Foodfacts.com noticed there is much talk today about antioxidants and supposedly, how good they are for you. But what are antioxidants exactly? Antioxidant is a collective name for the vitamins, minerals, carotenoids, and polyphenols that protect the body from harmful free radicals that cause damage to our body’s cells. They work to prevent damage to our cells by repairing and slowing the damage that free radicals inflict on our bodies.
So what are free radicals you might ask, and where do they come from? Well free radicals are molecules produced by normal cell functions such as when your body breaks down food. They can also be produced by toxic environmental exposures like cigarette smoke, radiation, air pollution, and excessive amounts of alcohol. Our food and water harbor free radicals in the form of pesticides and other toxins as well.
Free radicals damage cells and play a role in chronic diseases such as cancer, heart disease, Alzheimer’s disease, and Parkinson’s disease. Antioxidants work by significantly slowing or preventing the damage from free radicals that can lead to cell dysfunction and the onset of problems. When free radicals are on the attack, they don’t just kill cells, they often injure the cell and trigger a chain reaction of destruction of cells around them, damaging the DNA and potentially giving way to the formation of the onset of a disease.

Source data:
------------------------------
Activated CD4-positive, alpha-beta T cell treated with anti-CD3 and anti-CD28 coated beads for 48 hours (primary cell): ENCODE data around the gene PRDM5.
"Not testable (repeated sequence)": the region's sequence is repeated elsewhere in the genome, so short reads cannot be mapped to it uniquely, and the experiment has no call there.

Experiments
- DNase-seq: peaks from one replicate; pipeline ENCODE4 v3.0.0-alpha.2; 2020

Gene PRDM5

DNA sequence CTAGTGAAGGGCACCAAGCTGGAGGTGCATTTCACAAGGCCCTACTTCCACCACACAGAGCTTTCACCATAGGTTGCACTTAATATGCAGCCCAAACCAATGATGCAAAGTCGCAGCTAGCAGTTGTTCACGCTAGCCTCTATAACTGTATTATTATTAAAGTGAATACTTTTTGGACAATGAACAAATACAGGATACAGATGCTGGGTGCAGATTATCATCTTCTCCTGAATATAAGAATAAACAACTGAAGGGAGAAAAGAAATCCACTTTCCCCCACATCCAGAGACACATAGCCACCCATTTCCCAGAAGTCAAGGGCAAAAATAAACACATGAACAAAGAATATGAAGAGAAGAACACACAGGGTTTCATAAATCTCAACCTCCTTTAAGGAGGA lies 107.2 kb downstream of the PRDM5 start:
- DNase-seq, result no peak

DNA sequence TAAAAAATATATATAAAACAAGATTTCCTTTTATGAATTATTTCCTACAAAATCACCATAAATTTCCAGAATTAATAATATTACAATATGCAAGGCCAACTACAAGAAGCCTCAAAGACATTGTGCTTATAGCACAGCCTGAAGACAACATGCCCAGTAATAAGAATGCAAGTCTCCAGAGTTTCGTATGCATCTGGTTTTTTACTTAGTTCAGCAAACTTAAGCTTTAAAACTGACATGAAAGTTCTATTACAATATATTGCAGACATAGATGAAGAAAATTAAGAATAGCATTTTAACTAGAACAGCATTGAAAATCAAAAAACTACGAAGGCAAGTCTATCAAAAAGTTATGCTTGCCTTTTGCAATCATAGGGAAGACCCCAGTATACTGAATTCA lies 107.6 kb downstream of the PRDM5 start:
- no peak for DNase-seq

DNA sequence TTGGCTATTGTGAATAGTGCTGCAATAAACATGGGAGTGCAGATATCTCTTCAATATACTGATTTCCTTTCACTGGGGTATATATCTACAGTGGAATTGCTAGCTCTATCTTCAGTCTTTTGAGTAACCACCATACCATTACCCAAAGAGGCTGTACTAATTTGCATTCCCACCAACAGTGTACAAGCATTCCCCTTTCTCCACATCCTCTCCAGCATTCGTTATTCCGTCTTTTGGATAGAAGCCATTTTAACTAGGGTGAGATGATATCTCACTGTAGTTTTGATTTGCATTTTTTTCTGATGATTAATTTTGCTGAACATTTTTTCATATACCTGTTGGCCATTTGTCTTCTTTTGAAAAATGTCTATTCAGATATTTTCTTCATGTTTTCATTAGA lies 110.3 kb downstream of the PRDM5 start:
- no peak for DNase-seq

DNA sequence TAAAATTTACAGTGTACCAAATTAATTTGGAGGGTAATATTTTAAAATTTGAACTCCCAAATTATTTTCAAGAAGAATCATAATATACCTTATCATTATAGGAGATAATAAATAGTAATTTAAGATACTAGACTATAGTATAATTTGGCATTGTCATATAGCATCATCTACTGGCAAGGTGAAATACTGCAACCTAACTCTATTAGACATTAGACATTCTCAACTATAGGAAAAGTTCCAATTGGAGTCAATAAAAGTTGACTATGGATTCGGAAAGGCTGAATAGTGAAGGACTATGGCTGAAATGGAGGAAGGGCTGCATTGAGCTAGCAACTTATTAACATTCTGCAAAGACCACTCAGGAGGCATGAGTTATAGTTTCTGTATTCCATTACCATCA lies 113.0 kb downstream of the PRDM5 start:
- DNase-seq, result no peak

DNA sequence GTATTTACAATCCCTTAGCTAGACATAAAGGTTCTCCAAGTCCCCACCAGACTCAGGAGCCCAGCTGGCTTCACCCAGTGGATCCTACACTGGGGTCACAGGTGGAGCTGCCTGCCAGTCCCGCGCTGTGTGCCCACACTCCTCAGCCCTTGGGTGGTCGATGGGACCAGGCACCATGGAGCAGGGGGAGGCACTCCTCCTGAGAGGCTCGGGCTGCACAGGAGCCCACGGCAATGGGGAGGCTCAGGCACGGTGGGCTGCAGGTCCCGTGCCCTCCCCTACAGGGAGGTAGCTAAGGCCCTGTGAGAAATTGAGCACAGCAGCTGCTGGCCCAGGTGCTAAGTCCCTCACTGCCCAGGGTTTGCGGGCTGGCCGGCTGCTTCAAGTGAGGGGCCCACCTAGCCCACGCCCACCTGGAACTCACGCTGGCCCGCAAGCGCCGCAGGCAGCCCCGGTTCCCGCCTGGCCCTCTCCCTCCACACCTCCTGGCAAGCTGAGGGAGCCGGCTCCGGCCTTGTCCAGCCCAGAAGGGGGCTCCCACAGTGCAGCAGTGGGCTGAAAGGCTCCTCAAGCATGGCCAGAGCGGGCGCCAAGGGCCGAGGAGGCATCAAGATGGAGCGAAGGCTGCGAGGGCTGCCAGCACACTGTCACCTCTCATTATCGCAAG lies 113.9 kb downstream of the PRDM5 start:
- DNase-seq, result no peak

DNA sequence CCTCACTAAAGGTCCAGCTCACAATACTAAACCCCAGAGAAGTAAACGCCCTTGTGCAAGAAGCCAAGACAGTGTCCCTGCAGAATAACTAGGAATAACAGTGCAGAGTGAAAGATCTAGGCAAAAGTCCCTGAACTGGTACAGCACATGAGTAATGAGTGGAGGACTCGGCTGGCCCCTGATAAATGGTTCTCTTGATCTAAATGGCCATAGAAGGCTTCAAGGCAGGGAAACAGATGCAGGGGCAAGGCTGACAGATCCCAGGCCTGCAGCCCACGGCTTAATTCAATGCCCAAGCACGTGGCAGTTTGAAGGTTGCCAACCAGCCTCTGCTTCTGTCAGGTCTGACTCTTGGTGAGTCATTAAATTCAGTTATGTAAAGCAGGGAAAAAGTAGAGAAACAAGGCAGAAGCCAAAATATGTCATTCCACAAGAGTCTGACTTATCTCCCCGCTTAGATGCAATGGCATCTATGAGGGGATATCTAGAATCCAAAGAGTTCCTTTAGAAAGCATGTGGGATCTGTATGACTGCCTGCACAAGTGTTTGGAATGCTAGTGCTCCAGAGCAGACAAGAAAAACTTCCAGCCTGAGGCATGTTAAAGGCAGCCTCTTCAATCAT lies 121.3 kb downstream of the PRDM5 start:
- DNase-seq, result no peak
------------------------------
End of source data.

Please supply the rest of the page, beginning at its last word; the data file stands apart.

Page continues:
So what can be done to protect ourselves from the dangers of free radicals? The answer simply lies in the food we eat. Fortunately, numerous foods are rich in antioxidants. Consuming a diet containing plenty of fruits, vegetables, whole grains and nuts can supply all the antioxidants your body needs.
Cranberries, blueberries, and blackberries rank highest among the fruits. In the vegetable category, beans, artichokes and Russet potatoes are on top. Last, but not least, pecans, walnuts and hazelnuts ranked highest in the nut category.
Even spices, although they are generally consumed in small amounts, are rich in antioxidants as was found to be high in ground cloves, ground cinnamon and oregano .
Currently, there are no government guidelines for consumers on how many antioxidants to consume and what kind of antioxidants to consume in their daily diet. Total antioxidant capacity of the foods does not necessarily reflect their potential health benefit which depends on how they are absorbed and utilized in the body. For now, USDA officials continue to encourage consumers to eat a variety of fruits and vegetables for better health.
Sources: MedlinePlus, WebMD, Encyclopedia of Food Sciences and Nutrition (p.261-265)
Photo Source: Obi-Akpere